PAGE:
Man Accused of Hitting Wisconsin Christmas Parade Spectators With His Car Promises Better Courtroom Behavior

Darrell Brooks, who is representing himself at trial where he is accused of killing five and injuring 60 people has behaved erratically in court.

Darrell Brooks, the man accused of killing five people who were watching a Christmas parade last Nov. 21 in Waukesha, Wis., apologized to the court and everyone watching the proceedings for his actions last week. During the first week of trial, Brooks, who is representing himself, repeatedly interrupted the court and once took his shirt off and ripped up documents.

Ignoring the judge’s warnings, Brooks caused himself to be moved to a spare courtroom multiple times for his behavior.

But a more contrite Brooks told the court before jurors arrived Monday morning (Oct. 10), “I'm going to stand up as a man and tell the whole court and you, your honor, that I apologize to the bailiffs, that I apologize for my actions."

Judge Jennifer Dorow said she appreciated Brooks' apology, telling the defendant, “I appreciate that you, upon reflection, have realized that courtesy and decorum are an important part of the court proceedings."

RELATED: Three Things To Know About Darrell E. Brooks, Who Is Charged in the Deadly Wisconsin Christmas Parade Crash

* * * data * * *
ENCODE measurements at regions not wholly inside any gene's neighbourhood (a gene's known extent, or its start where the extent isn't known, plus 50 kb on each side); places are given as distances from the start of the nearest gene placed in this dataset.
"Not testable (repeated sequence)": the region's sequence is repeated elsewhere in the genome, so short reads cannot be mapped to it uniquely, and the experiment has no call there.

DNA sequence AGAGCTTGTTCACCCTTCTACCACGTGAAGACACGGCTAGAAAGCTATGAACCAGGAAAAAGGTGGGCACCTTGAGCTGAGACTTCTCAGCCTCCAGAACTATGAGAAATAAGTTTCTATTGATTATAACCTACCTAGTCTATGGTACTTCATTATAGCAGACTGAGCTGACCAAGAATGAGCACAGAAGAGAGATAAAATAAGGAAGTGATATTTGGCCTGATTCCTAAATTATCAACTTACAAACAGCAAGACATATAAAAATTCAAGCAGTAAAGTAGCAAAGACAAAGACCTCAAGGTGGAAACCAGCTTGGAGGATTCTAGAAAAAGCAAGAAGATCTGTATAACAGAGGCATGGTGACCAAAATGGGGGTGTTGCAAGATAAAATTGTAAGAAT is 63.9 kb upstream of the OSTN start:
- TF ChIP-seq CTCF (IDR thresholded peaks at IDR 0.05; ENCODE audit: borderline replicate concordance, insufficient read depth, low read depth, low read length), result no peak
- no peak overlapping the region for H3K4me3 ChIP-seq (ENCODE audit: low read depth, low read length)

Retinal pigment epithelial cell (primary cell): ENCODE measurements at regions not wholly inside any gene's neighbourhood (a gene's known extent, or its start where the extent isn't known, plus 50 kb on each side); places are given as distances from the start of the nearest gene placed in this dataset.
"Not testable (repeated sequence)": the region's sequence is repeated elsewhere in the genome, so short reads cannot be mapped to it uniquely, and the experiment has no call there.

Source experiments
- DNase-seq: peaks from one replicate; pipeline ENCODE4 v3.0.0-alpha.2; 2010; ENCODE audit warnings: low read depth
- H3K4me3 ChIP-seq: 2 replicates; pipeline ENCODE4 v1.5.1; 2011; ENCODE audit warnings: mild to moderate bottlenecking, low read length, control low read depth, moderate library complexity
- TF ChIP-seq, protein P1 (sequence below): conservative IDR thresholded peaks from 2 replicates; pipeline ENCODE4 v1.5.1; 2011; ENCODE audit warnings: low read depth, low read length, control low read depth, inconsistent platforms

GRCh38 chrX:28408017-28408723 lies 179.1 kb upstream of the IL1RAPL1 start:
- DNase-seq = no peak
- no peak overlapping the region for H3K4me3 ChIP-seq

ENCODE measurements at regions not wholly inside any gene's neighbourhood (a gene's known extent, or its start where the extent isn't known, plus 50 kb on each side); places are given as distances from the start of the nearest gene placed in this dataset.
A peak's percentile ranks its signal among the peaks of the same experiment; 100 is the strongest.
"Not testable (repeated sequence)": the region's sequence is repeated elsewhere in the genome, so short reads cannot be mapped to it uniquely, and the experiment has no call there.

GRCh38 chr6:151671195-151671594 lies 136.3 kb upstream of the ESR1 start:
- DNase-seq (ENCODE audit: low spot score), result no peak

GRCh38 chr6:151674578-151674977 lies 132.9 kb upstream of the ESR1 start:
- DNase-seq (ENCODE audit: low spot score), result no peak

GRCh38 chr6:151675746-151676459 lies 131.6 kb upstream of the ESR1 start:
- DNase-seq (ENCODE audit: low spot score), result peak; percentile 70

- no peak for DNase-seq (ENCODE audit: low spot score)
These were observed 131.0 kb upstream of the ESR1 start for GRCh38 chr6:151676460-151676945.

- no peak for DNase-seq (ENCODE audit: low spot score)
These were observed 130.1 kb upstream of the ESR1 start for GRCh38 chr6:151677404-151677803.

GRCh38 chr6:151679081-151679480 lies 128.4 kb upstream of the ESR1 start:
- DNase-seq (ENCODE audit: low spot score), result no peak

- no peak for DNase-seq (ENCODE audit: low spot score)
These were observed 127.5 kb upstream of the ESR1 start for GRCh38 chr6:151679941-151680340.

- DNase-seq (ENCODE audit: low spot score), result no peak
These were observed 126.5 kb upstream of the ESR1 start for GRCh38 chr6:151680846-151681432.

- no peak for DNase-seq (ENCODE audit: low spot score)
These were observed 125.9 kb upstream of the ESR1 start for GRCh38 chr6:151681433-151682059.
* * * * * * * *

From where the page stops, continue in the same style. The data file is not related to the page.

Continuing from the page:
Brooks is accused of smashing through barricades and driving into a Christmas parade in Waukesha, Wis., killing five people and injuring 48 others.

Julius Kim is an attorney who is not associated with the case. He told Milwaukee local station WDJT that Brooks, who is representing himself, is faring respectably in that role.

"His cross examination is better than what I've seen some lawyers do in court over the years, in all honesty," Kim said.

He continued, "He's got a sharp mind, in terms of looking at the evidence." Kim explained. "He's picking up on relevant issues. I think he's kind of touching on this notion of intent, which I think is a very valid concern for the state and defense."

Brooks, 40, is charged with 76 criminal charges, including six counts of intentional homicide after allegedly driving his car directly into a crowd of parade spectators just before last Christmas, killing five and injuring 60 others.

Prosecutors say that the tragedy began with Brooks assaulting his girlfriend while they were driving in Waukesha. "He argued with her and he harassed her and he punched her in the face," said Assistant District Attorney Zach Wittchow in opening statements. "The thing about a swollen eye is it's tough to fake."

The state expects to wrap its case by Friday morning. Brooks is expected to present his opening statement and call his witnesses to the stand.

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